THE Bua Urban Youth Group is concerned about a section of the new Constitution which, it believes, prioritises government's economic interests over the iTaukei Land Trust Board's role.
A statement from the group highlighted that the iTaukei Affairs Board played a protective role as custodians of native land.
The group expressed doubts about sections 27 to 30 of the Constitution which considers protection of customary landowners and their future generations.
"The promise of a fair share of royalties from minerals found on native land leases is almost superficial given that it is still subject to the regulatory powers of the Minister of Lands as outlined in section 30 of the Constitution," the statement said.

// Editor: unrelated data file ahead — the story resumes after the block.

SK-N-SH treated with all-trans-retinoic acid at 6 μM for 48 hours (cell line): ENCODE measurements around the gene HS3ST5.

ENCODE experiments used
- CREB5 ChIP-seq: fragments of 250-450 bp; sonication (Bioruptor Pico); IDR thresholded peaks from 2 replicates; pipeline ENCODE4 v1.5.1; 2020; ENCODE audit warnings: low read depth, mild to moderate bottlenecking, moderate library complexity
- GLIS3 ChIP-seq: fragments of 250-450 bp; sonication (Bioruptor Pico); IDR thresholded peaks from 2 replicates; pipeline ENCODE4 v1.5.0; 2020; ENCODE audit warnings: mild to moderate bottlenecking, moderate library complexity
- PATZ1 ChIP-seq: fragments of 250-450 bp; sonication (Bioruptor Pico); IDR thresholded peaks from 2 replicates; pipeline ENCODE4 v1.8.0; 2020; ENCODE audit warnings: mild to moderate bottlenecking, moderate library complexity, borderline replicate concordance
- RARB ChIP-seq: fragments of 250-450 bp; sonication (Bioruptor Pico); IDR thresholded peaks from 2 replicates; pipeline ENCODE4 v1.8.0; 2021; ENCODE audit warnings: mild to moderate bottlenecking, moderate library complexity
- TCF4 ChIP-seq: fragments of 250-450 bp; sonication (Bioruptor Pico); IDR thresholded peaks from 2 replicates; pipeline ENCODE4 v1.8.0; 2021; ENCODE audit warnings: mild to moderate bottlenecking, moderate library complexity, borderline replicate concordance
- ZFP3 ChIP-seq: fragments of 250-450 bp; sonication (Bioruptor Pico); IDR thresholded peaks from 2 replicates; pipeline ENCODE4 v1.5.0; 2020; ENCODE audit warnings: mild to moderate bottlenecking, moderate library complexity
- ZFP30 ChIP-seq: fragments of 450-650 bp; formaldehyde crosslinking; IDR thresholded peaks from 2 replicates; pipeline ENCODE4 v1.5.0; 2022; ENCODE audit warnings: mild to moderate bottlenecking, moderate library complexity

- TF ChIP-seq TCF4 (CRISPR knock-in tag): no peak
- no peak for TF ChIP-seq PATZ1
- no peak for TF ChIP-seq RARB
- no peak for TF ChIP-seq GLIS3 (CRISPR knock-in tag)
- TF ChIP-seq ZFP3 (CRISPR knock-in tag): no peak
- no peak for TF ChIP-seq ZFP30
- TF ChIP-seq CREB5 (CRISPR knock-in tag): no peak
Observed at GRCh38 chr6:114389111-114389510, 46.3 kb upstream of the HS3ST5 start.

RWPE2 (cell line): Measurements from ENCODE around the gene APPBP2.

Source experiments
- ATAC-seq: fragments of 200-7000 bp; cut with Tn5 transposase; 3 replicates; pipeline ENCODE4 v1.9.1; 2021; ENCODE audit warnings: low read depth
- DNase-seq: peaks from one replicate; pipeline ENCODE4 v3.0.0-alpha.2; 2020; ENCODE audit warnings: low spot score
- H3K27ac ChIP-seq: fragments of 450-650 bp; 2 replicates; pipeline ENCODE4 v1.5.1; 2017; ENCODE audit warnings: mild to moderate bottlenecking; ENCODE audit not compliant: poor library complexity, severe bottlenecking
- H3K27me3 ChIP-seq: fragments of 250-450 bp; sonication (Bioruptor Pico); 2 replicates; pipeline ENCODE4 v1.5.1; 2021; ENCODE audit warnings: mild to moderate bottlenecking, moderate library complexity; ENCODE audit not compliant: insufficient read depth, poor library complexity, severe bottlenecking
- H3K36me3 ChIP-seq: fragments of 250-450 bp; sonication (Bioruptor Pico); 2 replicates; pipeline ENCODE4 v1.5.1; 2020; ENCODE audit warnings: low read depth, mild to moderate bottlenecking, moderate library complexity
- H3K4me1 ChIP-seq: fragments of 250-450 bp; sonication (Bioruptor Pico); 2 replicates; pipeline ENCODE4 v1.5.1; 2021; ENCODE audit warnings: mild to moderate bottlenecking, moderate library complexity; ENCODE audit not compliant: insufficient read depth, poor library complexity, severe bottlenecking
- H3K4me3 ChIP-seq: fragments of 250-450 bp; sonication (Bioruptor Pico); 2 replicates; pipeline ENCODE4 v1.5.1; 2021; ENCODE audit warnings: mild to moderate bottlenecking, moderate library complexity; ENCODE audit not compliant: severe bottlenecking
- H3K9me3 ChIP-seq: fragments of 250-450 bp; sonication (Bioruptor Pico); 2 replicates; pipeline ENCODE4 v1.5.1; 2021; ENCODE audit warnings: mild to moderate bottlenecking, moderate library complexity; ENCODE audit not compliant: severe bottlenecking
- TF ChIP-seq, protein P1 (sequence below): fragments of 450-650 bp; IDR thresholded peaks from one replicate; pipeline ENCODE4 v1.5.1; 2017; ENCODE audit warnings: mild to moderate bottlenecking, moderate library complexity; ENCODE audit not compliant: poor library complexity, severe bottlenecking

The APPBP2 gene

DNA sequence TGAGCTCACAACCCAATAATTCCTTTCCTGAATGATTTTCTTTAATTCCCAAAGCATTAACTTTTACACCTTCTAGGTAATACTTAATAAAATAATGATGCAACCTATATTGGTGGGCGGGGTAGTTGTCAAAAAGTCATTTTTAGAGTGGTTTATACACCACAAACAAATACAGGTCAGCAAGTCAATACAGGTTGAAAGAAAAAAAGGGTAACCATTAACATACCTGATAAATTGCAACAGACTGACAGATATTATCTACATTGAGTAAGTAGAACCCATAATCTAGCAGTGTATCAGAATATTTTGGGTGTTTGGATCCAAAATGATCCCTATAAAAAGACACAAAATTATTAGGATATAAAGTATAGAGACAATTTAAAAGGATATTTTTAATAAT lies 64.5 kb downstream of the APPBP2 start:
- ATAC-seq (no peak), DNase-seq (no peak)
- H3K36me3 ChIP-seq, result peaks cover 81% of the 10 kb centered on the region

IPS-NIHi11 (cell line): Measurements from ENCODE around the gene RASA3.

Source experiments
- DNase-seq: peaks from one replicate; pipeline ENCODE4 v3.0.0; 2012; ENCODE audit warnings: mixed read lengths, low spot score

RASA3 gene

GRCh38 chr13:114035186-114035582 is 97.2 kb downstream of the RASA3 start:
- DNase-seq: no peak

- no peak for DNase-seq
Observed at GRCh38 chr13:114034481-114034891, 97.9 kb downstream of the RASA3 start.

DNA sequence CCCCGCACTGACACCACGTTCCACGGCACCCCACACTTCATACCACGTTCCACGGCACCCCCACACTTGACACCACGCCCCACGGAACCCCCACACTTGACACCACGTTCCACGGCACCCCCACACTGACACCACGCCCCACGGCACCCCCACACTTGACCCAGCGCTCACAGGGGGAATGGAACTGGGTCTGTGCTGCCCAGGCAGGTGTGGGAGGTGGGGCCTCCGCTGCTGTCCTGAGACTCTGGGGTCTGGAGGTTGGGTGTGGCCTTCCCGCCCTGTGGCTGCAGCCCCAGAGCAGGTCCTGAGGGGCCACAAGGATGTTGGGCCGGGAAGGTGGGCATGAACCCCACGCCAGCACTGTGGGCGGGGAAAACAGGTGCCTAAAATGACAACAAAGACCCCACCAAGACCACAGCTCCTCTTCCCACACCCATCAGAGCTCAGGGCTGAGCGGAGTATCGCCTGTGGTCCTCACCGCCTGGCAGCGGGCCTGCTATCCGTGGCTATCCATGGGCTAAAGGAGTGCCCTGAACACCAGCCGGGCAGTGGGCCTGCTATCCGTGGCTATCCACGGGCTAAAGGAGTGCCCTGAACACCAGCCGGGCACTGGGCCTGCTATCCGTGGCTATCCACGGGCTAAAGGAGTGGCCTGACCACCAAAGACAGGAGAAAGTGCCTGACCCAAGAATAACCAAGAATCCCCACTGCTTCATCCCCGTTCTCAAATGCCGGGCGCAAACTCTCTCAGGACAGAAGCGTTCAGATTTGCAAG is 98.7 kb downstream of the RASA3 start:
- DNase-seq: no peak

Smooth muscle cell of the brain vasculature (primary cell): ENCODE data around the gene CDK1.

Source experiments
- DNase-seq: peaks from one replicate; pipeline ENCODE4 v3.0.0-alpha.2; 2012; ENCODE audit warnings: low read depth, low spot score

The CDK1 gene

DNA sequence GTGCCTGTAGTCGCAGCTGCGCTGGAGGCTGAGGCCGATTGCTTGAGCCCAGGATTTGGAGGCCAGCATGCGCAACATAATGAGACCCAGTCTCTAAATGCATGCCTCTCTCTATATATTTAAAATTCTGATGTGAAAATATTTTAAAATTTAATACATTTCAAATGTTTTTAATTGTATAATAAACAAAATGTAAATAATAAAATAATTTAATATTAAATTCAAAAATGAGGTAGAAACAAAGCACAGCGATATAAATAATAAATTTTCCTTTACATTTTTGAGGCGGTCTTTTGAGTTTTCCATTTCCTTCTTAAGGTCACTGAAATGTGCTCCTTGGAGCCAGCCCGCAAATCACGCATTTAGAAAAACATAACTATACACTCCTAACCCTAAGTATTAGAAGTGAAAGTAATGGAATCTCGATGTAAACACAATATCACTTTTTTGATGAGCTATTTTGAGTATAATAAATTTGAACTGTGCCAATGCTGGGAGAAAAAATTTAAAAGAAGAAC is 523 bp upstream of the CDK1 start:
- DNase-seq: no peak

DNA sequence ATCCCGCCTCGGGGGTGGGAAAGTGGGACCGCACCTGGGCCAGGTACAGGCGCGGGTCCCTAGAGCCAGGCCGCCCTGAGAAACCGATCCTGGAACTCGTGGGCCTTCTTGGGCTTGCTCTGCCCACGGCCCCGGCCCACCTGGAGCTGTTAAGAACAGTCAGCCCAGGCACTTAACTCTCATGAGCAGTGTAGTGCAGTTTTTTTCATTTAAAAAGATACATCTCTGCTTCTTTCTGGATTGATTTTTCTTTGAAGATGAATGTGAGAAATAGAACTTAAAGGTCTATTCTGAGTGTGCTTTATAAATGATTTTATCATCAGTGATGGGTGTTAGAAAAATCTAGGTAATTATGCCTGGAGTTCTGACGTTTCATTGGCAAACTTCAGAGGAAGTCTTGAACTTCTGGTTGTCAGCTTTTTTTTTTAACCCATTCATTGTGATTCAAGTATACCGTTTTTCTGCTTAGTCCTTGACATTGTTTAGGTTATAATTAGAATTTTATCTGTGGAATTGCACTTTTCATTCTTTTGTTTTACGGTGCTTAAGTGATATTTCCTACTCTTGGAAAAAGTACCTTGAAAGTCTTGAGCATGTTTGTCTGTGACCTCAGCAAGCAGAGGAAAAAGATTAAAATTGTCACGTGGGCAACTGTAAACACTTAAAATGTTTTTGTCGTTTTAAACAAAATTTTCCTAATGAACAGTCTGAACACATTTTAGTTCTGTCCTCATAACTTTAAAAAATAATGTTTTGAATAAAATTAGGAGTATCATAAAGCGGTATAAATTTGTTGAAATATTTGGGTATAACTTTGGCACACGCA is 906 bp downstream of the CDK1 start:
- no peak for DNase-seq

"The Constitution also outlines the set-up of trusts for customary owners which will manage rentals, royalties, compensation and other benefits — the same process that the people of Nawailevu were subjected to but were not educated on and thus unprepared for."
Responding to the claims, deputy iTaukei Affairs Board CEO Colonel Apakuki Kurusiga said he had received a letter from the group.
"However, the Constitution has been printed and their concerns are a little too late," he said.
"The issues raised by the youths are minor and are already embodied in the spirit of the Constitution."